Interstitial Lung Disease
Our Approach to TreatmentHouston Methodist diagnoses, treats and improve patients’ lives through expert evaluation and advanced management of lung disease.
Our highly skilled staff treats patients with lung disease and has access to the latest technologies. We are committed to providing the best possible care for our patients, no matter their disease stage.
Approved therapies exist for many forms of interstitial lung disease. Patients may qualify for clinical trial participation for experimental therapies to treat interstitial lung disease.
Interstitial lung disease encompasses hundreds of disorders characterized by lung tissue inflammation, followed by scarring. The interstitium, the area in and around the lung’s small blood vessels and alveoli (air sacs), becomes thickened and damaged, restricting oxygen flow from the air sacs into the bloodstream.
- Autoimmune or rheumatologic diseases — conditions that cause the body's immune system to attack healthy cells, such as joints and connective tissue (bone and cartilage), and frequently the lungs, including:
– Rheumatoid arthritis
– Sjogren's syndrome
– Systemic lupus erythematosus (lupus)
- Occupational and environmental exposures
– Asbestos, silica, beryllium inhalation
– Bird dropping inhalation
– Coal dust inhalation
– Inhalation of hay dust, mold spores or other agricultural products
– Inhalation of mold from indoor hot tubs, showers and prior water damage
– Inhalation of fumes
- Medication and radiation
– Chemotherapy and immunotherapy drugs
– Heart medications
- Other causes
– Idiopathic interstitial pneumonias — lung diseases resulting from unknown causes
– Pulmonary alveolar proteinosis (PAP) — a rare lung disease involving buildup of grainy material in the lungs’ air sacs
– Lymphangioleiomyomatosis (LAM) — a rare lung disease typically affecting childbearing-age women. Muscle cells that line the airways, as well as blood vessels, abnormally multiply
– Pulmonary Langerhan's cell histiocytosis — a disorder causing cells called histiocytes and eosinophils to multiply in the lungs, often causing scarring.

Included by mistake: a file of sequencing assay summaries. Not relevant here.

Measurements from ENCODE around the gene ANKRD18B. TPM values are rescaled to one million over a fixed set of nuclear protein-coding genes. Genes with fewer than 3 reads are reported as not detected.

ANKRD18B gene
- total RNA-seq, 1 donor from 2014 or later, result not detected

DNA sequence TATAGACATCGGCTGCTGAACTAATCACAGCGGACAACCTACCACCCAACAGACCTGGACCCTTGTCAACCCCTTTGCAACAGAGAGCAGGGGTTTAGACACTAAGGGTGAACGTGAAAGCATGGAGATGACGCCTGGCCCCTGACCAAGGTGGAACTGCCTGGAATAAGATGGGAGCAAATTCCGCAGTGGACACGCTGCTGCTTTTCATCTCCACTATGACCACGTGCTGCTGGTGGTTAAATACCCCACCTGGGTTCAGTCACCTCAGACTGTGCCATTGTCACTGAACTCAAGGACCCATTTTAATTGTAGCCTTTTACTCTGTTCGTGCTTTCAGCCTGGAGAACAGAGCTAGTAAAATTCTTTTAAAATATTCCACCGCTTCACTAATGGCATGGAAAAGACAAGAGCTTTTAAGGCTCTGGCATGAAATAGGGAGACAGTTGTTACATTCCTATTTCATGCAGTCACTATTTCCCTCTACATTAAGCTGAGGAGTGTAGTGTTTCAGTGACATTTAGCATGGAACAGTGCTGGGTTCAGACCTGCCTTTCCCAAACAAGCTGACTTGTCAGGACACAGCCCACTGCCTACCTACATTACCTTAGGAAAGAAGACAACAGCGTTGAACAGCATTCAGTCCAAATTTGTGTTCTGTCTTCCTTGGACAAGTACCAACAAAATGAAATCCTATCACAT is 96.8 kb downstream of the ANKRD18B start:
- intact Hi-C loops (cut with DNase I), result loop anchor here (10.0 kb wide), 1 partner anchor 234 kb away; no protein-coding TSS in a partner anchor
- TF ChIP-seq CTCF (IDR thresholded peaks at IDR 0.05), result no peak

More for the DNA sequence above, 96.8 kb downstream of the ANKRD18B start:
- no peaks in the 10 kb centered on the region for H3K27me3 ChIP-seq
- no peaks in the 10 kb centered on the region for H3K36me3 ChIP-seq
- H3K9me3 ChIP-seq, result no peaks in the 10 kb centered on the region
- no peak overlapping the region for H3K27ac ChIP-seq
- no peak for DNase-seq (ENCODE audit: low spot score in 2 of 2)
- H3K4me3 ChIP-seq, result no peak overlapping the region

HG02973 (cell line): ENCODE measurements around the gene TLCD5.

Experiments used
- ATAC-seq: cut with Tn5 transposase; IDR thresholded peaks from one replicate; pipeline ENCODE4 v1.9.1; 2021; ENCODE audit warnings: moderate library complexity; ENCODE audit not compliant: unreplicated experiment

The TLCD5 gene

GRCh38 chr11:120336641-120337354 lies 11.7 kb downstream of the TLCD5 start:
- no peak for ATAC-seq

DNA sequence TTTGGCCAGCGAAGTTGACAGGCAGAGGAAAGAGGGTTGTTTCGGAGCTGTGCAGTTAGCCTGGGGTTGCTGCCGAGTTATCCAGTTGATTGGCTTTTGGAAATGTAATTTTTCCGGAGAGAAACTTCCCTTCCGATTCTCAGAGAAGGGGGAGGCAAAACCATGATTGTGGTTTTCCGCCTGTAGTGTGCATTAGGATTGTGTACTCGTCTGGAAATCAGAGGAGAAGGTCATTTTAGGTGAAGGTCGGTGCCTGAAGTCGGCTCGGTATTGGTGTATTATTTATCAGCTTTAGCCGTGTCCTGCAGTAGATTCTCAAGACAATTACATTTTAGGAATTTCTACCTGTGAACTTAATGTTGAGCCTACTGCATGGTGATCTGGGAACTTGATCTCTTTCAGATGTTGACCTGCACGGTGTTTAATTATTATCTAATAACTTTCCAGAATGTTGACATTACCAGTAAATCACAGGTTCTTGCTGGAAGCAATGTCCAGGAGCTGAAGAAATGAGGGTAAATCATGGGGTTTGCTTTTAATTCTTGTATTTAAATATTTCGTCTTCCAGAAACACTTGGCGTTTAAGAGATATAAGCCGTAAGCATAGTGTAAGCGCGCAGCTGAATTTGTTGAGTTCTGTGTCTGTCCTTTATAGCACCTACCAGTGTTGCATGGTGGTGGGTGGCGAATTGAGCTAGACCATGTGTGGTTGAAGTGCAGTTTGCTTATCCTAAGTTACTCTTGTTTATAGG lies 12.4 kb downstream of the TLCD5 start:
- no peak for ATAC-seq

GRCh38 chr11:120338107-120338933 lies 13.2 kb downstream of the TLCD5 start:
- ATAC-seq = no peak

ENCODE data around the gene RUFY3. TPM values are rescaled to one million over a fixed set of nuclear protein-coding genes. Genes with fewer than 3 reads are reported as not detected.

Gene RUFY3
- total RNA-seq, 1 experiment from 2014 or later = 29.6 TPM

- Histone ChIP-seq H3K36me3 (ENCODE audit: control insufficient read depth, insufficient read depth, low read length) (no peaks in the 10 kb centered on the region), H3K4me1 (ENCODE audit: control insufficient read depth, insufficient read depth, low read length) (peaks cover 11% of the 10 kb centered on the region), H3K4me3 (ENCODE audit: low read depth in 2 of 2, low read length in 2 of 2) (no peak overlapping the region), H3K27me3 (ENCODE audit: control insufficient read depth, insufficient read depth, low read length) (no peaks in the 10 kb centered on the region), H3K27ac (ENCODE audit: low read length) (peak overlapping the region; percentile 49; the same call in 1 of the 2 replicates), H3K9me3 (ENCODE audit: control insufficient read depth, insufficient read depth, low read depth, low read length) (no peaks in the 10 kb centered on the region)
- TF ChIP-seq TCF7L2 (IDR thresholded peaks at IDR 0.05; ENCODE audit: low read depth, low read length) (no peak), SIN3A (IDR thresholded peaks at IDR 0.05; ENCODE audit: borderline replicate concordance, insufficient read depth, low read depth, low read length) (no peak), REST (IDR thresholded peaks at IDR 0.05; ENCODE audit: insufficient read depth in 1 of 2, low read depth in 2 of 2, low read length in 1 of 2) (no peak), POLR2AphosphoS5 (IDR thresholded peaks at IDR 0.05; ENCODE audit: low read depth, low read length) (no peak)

– Pulmonary alveolar microlithiasis (PAM) —a rare, inherited disorder associated with small stone formation in the lung’s air sacs
– Sarcoidosis — a condition causing abnormal masses or nodules of inflamed tissues to form in certain organs of the body, including the lungs
- Shortness of breath, especially with exertion or exercise
- Dry cough without phlegm
- Weight loss
- Muscle and joint pain
- Abnormal chest sounds
- Chest X-rays
- CT scan
- Pulmonary function tests — requires blowing into a spirometer, which measures lung capacity
- Arterial blood gas
- Exercise tests
- Blood tests
- Bronchoalveolar lavage — a small amount of sterile saline is injected in the lung and withdrawn. The fluid contains cells that are analyzed under a microscope
- Lung biopsy
- Medications specific to the different kinds of interstitial lung disease
- Oxygen therapy
- Pulmonary rehabilitation — a program that can include education, exercise, breathing and energy-saving techniques, respiratory therapy evaluation, and nutrition counseling
- Lung transplant
- Whole lung lavage for pulmonary alveolar proteinosis (PAP) after other therapies fail. Sterile fluid is injected into the lung and removed, along with abnormal material
Our physicians at Houston Methodist specialize in managing pulmonary hypertension at the following convenient locations.